Apple’s year in China may not be as rosy as initially planned. The company recently revised its guidance on the quarter citing strong competition in China. On the sunnier side of things, Niantic has announced their latest set of Pokémon GO summer events around the world, taking player engagement and retention (and hopefully re-engagement) to another level after the success of their 2018 events. More details below in this week’s Mobile Monday!
Re-engagement With Real-World Events
Last year, Pokémon GO developer Niantic combined the appeal of their wildly successful augmented reality (AR) title with social and local event with the Pokémon GO summer events. This year, the developer is bringing a similar style of local events with unique community-driven events in Chicago, Dortmund, Germany, and a to-be-announced location in Asia. Every mobile developer understands the need to keep users engaged over the long-term, and Niantic is no different, with both new content added regularly (in the form of additional Pokémon for users to catch) and events like these seasonal gatherings.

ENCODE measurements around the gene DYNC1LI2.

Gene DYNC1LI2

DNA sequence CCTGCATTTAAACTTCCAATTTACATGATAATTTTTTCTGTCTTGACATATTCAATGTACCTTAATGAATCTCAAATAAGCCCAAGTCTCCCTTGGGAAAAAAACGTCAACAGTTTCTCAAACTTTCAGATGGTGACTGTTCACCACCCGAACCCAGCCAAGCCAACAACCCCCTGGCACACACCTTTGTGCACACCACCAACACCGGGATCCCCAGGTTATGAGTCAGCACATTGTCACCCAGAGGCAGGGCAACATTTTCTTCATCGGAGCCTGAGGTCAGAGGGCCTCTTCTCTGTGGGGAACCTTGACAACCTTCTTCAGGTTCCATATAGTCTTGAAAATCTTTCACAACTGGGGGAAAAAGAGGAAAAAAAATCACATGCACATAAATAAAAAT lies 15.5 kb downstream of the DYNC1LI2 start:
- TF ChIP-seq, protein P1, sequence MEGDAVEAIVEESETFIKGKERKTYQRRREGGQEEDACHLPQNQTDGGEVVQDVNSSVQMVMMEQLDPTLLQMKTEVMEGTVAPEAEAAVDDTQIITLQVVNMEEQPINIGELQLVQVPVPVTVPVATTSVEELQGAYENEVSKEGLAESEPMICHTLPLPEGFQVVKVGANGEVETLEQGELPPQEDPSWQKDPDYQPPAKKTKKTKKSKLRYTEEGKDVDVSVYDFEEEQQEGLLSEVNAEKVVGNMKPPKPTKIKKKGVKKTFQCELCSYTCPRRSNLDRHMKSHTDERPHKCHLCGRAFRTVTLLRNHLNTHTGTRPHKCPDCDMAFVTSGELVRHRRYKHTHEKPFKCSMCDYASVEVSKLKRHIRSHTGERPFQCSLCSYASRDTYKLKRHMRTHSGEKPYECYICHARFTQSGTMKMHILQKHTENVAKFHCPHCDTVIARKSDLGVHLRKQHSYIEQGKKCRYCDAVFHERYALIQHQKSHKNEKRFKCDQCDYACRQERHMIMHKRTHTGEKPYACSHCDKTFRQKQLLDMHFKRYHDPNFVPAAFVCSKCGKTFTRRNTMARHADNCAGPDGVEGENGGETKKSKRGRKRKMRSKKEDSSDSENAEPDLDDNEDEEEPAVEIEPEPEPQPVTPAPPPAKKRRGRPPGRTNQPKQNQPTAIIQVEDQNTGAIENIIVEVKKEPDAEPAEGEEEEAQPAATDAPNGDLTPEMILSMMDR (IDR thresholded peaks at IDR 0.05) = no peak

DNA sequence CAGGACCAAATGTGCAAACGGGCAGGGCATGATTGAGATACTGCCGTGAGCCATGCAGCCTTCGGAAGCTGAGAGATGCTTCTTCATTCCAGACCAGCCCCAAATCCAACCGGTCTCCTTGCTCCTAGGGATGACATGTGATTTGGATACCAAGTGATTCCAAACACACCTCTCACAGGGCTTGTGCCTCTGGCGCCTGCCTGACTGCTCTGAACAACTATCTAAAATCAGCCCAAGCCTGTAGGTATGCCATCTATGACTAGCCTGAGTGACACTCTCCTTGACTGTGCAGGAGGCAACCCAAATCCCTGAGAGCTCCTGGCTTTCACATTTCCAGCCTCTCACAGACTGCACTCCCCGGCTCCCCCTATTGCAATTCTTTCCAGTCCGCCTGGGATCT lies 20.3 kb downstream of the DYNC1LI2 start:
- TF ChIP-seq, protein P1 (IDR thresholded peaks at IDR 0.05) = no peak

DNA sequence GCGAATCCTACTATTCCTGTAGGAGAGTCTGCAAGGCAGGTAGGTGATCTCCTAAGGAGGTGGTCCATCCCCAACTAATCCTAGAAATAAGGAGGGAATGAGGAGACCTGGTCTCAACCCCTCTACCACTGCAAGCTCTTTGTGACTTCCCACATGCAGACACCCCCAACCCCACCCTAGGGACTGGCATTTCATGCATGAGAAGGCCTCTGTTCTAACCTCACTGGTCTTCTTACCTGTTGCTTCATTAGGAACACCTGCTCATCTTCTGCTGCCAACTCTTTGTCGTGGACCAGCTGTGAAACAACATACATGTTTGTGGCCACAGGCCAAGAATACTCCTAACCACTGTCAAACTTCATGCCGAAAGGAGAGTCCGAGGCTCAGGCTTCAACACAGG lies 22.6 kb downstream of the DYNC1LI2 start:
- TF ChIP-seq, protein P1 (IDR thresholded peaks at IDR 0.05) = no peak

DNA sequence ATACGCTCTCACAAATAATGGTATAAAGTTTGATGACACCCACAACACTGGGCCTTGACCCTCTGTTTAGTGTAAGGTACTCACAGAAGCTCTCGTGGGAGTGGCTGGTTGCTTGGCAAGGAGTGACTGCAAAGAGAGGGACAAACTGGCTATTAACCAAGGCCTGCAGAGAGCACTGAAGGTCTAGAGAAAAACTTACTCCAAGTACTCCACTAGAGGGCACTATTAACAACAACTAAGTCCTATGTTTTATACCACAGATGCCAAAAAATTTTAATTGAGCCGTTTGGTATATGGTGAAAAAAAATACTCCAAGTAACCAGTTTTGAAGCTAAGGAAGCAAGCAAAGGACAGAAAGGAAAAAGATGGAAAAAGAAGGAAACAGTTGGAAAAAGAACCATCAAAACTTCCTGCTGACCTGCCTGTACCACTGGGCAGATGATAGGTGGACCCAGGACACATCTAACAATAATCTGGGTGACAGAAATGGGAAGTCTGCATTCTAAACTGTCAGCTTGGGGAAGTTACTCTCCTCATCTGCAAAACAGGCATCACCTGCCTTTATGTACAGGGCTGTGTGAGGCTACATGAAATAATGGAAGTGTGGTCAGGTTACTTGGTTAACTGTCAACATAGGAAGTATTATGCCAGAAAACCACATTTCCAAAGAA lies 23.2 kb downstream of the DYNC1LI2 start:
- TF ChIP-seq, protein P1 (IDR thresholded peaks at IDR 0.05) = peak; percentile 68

Ongoing events and regular communication with users (something Niantic wasn’t always good at) are key to retaining players over time.
Niantic doesn’t just have these events for locals (or those willing to travel) but builds additional in-game events into the world around the same time frame so users worldwide can participate in the event in a way, driving users back to the app more frequently. In addition to the return of Pokémon GO Fest in Chicago, the company announced the summer evens will add 4 Safari Zones and 12 Community Days to the app.
Apple in China — Tough Times Ahead?
Apple revised its quarterly earnings guidance last week due to some gnarly headwinds in China, a market where the company has done very well over the last few years with the wild success of the iPhone. In the $500-$800 luxury smartphone market in China, Apple has dominated the competition, as Chinese manufacturers were keen to eat up the lower-end demand, a segment Apple struggled to break into even with “budget” iPhones.
Recently though, local Chinese-owned competitors like Oppo, Vivo, Huawei, and Xiaomi, not to mention Samsung, have entered into the more premium market, greatly shrinking Apple’s share of the market from 81% in 2017 to 55% in 2018 and it looks set to shrink further. Part of the issue for Apple here is the increased cost of their own devices, especially the iPhone XS which sits outside the $500-$800 range.
Will these market forces in China cause Apple to shift their super-premium iPhone pricing strategy moving forward? It’s too early to tell this year, but we’ll be keeping an eye on it come the traditional new iPhone announcements in September!
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